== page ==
claree

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English[edit]

Alternative forms[edit]

Noun[edit]

claree

  1. (archaic) A drink made of wine, honey and spices.
    • c. 1300, Geoffrey Chaucer, The Merchant's Tale, The Canterbury Tales:
      He dranke hippocras, clarre, and vernage / Of spices hot, to increase his courage.
    • c. 1300, Geoffrey Chaucer, The Knight's Tale, The Canterbury Tales:
      Of a clarree maad of a certeyn wyn, / With nercotikes and opie of Thebes fyn.
    • 1762 November 13, Philip Dormer Stanhope, Letter CCCLXIII, written from Bath, quoted in 1787, Letters Written by the Late Right Honourable Philip Dormer Stanhope, volume 4, edition 9, page 182:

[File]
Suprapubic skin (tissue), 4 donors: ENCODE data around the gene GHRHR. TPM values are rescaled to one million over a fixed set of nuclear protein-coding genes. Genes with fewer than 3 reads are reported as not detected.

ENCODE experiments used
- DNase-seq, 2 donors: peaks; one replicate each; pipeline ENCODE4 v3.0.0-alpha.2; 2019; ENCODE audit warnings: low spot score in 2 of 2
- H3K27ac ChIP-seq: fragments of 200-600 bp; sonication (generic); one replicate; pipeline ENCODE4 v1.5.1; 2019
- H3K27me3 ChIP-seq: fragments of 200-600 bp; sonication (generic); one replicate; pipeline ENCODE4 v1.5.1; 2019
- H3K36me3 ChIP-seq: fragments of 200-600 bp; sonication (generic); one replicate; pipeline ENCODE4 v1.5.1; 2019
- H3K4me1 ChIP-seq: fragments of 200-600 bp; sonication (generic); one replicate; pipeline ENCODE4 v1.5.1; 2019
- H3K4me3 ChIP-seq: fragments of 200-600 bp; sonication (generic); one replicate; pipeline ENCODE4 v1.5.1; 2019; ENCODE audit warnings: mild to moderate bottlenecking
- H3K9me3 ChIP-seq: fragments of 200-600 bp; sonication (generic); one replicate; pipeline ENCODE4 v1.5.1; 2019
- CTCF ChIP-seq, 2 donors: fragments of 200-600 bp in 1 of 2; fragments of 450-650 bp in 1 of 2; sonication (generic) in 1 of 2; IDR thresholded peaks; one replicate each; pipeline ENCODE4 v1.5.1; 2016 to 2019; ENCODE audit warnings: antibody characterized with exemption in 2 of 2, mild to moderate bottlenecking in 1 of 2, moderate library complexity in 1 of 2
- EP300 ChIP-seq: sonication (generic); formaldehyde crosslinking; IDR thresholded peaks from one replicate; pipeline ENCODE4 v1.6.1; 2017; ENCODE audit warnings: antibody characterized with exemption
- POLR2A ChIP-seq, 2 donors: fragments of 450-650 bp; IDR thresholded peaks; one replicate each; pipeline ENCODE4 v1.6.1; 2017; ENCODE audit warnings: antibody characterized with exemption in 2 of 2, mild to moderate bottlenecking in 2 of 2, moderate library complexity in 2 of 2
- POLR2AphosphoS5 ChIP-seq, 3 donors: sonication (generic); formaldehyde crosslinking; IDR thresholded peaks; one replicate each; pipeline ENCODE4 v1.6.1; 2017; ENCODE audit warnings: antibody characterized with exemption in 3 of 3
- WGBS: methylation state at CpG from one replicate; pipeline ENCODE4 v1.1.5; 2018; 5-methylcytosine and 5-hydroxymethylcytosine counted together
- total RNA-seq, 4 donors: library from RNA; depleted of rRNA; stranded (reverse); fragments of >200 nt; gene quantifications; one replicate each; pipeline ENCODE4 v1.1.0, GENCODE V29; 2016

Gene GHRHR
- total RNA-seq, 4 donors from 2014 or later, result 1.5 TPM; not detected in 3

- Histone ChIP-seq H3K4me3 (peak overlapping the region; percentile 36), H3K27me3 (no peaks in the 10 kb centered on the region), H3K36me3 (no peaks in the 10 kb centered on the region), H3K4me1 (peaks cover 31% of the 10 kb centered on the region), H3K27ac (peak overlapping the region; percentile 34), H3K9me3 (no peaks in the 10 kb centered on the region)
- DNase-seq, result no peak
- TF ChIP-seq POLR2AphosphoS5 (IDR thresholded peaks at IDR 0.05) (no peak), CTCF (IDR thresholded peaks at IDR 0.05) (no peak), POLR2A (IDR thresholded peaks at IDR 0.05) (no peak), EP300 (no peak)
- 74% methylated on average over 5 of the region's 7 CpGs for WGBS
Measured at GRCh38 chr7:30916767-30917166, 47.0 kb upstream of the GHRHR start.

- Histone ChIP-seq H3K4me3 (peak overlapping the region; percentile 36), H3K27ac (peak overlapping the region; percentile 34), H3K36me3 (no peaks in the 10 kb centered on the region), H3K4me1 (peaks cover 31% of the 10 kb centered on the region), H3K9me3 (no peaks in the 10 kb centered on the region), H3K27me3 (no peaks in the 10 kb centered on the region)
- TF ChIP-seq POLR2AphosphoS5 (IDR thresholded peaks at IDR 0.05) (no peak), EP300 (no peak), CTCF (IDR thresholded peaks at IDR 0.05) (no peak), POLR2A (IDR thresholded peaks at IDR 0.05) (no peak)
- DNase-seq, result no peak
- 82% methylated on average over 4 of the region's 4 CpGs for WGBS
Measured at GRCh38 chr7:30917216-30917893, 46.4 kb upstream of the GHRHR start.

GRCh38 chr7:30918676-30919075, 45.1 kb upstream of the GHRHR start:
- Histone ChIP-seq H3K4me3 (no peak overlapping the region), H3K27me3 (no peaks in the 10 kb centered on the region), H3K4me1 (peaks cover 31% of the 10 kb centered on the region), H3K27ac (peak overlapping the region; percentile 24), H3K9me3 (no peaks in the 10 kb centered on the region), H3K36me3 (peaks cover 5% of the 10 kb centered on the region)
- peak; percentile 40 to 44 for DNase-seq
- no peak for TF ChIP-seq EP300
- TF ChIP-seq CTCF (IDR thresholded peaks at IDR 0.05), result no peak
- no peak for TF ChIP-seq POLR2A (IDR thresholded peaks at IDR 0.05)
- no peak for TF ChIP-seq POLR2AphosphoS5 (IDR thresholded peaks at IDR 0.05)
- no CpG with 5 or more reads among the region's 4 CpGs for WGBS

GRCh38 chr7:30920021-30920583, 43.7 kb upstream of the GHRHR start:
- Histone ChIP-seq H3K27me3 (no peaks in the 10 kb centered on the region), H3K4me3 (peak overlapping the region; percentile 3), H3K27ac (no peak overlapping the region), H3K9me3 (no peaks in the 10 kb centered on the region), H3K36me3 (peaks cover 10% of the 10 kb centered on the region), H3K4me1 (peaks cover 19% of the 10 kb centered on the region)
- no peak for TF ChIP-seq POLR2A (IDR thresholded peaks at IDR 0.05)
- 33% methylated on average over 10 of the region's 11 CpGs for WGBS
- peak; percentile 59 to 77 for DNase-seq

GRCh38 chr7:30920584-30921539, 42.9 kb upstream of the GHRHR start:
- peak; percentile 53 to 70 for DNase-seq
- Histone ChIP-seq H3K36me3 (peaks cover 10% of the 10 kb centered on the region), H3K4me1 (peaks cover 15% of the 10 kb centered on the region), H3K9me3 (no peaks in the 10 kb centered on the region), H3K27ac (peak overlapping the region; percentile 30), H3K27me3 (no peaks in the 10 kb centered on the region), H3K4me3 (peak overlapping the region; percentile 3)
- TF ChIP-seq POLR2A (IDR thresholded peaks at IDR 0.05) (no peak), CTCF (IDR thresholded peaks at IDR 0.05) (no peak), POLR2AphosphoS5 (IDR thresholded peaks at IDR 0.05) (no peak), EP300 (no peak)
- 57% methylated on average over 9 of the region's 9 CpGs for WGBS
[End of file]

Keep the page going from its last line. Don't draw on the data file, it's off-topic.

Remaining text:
I drink but two thirds of a pint in the whole day, which is less than the soberest of my countrymen drink of claree at every meal.
    • 2003, Peter Ackroyd, The Clerkenwell Tales, page 3:
      At this hour of the morning she drank either ypocras or claree.

Anagrams[edit]


Spanish[edit]

Verb[edit]

claree

  1. Formal second-person singular (usted) imperative form of clarear.
  2. First-person singular (yo) present subjunctive form of clarear.
  3. Formal second-person singular (usted) present subjunctive form of clarear.
  4. Third-person singular (él, ella, also used with usted?) present subjunctive form of clarear.